The Ghost Tracks of Cape May Revealed
Coastal storms and beach erosion are revealing century-old railroad tracks that keep appearing and disappearing along the Cape May shore. They are known as the ghost tracks.
They are seen occasionally on the beaches between Sunset and Higbee in Lower Township. The rusted rails first surfaced in 2014 and have been revealed by different weather events over the years.
What are they?
In November of 2014 the shifting sands of Cape May County’s beachfront revealed something that hadn’t been seen in more than 80 years. A short stretch of rusting railroad tracks, referred to by locals as the ghost tracks, emerged from the surf between Sunset Beach and Higbee Beach on the Delaware side of the Cape May peninsula in Lower Township.
The tracks have resurfaced several times since then, most recently in November of last year. The re-emergence is always welcome news to the thousands of people who flock to the area annually in hopes of seeing them again.
This week, a coastal storm churned up the water and shifted the sand on a portion of the shore, unearthing the tracks for a few days. The sight of the rusted tracks brought out visitors, photographers and railroad enthusiasts. Eyewitness News met with Harry Bellangy, president of the Greater Cape May Historical Society, at Higbee Beach to find out more about this unique piece of history.
How did they get there?
A powerful coastal storm that churned up the waters and shifted sand along the shore helped to unearth something that has fascinated people who visit Cape May. The century-old “ghost tracks” that run parallel to the ocean at Sunset and Higbee beaches resurfaced again for the first time since they were spotted in November 2014.
The short stretch of rusted railroad track has drawn photographers, historians, and curious beachgoers to the area over the years. But this week’s appearance of the tracks, which had not been seen for about 80 years, was a little more eye-catching than usual because of a couple of photos posted to social media that used a technique called long exposure photography.
The tracks were built during World War I and connected to a railroad siding at Higbee Beach that was used by the government for munitions testing, according to the Greater Cape May Historical Society. They were buried again after the company stopped using them in 1936.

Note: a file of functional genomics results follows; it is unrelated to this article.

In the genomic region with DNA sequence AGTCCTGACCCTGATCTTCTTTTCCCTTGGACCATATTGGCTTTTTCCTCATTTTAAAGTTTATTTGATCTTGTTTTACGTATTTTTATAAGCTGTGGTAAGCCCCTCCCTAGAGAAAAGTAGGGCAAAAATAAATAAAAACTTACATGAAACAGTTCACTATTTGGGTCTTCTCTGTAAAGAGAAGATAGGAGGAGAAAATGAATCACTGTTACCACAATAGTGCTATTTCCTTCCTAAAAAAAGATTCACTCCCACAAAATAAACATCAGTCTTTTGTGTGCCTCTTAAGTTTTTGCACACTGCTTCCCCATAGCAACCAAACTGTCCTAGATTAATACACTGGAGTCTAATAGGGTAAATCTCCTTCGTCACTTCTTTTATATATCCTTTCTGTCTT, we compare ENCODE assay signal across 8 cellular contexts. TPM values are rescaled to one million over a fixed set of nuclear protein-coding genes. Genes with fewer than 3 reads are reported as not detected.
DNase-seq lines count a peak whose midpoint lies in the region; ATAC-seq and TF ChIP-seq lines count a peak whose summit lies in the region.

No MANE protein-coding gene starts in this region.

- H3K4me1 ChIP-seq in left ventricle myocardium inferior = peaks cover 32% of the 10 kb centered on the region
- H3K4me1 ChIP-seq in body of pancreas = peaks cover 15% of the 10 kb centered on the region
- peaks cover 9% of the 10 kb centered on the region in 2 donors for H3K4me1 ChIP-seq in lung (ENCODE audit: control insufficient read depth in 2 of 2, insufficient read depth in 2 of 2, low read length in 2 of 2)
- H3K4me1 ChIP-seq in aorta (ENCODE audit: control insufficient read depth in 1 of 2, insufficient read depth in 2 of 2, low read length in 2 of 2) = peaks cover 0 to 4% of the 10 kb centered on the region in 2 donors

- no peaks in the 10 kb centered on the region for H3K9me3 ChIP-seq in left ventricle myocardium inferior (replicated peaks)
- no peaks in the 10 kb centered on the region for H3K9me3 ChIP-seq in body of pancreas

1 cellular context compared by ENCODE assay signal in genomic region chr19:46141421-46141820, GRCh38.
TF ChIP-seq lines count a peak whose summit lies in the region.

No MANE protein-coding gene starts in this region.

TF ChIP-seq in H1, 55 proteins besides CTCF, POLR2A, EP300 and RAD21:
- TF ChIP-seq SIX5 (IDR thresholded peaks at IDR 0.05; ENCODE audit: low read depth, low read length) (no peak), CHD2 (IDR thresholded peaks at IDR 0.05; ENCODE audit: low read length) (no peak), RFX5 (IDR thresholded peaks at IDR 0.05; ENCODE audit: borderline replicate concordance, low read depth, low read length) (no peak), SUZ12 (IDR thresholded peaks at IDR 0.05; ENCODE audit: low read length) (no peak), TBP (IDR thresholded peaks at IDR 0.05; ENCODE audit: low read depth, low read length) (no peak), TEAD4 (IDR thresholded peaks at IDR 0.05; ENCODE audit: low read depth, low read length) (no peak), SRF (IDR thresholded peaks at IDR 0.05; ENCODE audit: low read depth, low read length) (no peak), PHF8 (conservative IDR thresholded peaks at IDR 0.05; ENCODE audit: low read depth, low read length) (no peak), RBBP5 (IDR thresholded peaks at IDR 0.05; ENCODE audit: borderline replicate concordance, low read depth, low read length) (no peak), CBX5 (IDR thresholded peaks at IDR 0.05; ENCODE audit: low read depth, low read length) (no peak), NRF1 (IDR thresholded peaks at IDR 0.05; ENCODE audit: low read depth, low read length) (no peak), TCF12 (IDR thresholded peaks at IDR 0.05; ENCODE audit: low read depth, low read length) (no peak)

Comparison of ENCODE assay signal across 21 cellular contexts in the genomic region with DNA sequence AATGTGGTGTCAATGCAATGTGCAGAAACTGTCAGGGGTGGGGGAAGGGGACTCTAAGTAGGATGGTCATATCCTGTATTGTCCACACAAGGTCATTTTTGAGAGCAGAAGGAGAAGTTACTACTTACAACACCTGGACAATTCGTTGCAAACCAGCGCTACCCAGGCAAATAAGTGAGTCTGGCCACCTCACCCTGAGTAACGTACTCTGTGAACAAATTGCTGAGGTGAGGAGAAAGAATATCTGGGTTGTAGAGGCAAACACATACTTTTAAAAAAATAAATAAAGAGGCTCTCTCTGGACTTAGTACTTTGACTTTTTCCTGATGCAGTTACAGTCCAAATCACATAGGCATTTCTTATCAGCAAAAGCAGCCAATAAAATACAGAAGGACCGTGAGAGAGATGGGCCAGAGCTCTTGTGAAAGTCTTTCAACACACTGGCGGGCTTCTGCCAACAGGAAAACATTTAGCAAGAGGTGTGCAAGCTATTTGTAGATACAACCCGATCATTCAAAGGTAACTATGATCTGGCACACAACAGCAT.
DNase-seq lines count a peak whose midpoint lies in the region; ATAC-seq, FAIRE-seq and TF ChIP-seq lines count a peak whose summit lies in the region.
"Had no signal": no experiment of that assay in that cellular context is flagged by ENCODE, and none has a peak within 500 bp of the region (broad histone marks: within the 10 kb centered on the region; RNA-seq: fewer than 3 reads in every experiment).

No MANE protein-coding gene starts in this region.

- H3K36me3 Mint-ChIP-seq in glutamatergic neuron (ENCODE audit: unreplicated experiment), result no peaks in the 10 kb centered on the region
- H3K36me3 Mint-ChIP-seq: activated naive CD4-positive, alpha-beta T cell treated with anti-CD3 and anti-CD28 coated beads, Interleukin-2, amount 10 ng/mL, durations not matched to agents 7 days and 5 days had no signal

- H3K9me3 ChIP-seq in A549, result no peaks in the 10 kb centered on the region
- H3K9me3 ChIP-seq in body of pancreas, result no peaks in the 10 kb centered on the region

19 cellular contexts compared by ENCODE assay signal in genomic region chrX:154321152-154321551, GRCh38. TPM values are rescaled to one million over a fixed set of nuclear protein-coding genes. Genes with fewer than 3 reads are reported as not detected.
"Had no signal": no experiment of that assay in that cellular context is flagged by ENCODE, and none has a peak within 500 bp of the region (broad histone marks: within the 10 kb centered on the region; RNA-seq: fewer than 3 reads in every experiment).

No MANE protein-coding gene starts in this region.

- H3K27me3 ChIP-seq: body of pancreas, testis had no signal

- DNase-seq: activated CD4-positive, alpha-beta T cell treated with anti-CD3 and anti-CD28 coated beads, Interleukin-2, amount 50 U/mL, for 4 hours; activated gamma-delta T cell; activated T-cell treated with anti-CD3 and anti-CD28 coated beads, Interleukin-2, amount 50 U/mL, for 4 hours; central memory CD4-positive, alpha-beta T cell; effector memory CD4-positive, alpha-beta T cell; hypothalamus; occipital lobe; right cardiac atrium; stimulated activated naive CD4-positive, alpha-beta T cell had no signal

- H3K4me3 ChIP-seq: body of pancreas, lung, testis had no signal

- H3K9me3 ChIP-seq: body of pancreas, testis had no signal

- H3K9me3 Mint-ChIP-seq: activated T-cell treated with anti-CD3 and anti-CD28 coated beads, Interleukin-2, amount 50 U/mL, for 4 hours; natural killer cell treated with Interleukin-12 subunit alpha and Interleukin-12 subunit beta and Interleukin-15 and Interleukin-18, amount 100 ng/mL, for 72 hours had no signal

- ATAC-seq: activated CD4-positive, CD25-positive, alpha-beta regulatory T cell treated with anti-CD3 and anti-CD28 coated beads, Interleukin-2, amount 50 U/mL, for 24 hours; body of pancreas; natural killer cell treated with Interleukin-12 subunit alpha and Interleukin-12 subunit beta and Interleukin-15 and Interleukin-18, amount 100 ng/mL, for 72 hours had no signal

What do they mean to Cape May?
A coastal storm churned up the ocean and shifted the sands along the Jersey Shore last week, and it exposed century-old train tracks on a beach in Cape May. The tracks were first uncovered in 2014 and have since been visible only after a big storm or a Nor’easter.
But what these tracks represent is more than just another interesting bit of history. They are a visual reminder of what makes Cape May so unique and special.
It’s a town that has been described as being “lost in time.” And these ghost tracks are a perfect example of that.
In the 1850s, local newspaper editors printed pro and con editorials about the benefits of train travel to Cape May. It wasn’t until the 1860s that the train came to town, changing the face of the resort and making it competitive with more accessible Atlantic City and other East Coast vacation spots.
Where can you see them?
After a coastal storm churned up the ocean and shifted around the sand on Cape May beaches, one particularly powerful shift unearthed something special. The rusted, water-worn train tracks that are known as the “ghost tracks” of Cape May emerged on Sunset Beach Tuesday during low tide for the first time in more than 80 years. The eerie sight of the tracks has become a popular attraction that brings visitors to the area, and they’re usually visible after big storms like this one and back-to-back Nor’easters in March 2018.
Eyewitness News caught up with local historian Harry Bellangy on a breezy afternoon along Higbee Beach. He told us that the tracks are a visual reminder of a city that was lost to time. It’s a story that he tells visitors whenever they come to the area. It’s a part of the town’s history that he hopes to preserve for future generations. He said he believes the tracks will be there for decades to come.